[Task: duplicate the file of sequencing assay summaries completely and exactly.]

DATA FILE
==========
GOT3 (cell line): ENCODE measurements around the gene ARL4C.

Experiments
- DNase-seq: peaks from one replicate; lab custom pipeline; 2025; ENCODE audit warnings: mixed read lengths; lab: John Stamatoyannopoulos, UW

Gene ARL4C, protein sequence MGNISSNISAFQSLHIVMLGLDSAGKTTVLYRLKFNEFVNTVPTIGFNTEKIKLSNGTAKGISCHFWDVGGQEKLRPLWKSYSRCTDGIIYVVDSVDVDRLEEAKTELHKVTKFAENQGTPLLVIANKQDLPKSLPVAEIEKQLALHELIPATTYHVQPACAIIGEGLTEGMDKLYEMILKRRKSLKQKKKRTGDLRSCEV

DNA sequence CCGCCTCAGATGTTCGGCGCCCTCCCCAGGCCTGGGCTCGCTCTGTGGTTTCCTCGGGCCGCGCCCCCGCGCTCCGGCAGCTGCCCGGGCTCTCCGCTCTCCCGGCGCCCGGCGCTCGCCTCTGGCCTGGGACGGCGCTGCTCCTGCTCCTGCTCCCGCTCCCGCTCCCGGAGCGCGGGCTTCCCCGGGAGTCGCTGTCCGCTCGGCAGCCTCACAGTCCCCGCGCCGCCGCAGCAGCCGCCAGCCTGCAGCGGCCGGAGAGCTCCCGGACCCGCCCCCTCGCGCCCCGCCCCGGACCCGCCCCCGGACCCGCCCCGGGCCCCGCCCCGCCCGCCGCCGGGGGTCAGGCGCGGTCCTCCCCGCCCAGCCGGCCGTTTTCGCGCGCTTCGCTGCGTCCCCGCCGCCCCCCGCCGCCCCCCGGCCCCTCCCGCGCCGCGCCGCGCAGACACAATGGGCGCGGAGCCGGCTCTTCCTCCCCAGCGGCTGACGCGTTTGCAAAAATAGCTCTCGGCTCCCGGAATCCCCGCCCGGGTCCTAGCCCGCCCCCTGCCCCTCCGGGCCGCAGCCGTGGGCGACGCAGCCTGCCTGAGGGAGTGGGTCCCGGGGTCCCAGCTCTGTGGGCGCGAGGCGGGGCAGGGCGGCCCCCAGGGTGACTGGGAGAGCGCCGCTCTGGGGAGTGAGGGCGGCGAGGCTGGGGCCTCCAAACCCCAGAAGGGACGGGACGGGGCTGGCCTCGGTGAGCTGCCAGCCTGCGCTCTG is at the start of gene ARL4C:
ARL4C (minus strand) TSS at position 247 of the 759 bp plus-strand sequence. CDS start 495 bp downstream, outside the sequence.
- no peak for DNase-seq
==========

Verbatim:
GOT3 (cell line): ENCODE measurements around the gene ARL4C.

Experiments
- DNase-seq: peaks from one replicate; lab custom pipeline; 2025; ENCODE audit warnings: mixed read lengths; lab: John Stamatoyannopoulos, UW

Gene ARL4C, protein sequence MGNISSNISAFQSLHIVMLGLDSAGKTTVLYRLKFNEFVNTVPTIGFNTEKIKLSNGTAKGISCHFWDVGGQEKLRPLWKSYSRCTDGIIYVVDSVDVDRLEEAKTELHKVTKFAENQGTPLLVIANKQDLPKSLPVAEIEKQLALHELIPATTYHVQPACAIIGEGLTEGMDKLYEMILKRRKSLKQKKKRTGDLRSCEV

DNA sequence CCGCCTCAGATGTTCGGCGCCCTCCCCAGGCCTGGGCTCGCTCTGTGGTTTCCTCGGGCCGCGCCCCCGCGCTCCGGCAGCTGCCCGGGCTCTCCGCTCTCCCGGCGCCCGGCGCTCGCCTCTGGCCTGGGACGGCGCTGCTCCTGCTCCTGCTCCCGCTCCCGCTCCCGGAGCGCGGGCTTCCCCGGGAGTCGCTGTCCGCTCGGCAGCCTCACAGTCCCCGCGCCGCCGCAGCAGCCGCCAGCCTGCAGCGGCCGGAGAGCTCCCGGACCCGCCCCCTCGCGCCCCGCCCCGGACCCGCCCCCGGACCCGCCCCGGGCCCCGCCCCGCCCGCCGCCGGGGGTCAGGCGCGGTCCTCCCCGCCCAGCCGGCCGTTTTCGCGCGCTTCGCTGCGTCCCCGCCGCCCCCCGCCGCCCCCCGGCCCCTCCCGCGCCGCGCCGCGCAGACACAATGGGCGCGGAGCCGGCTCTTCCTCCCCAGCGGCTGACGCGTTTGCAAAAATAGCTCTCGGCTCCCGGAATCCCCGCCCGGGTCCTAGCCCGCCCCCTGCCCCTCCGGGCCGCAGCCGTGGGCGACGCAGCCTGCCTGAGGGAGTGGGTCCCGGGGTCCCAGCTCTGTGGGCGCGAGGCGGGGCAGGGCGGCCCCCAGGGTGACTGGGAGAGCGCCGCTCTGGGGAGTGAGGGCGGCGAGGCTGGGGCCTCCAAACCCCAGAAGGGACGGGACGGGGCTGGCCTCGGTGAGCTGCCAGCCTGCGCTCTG is at the start of gene ARL4C:
ARL4C (minus strand) TSS at position 247 of the 759 bp plus-strand sequence. CDS start 495 bp downstream, outside the sequence.
- no peak for DNase-seq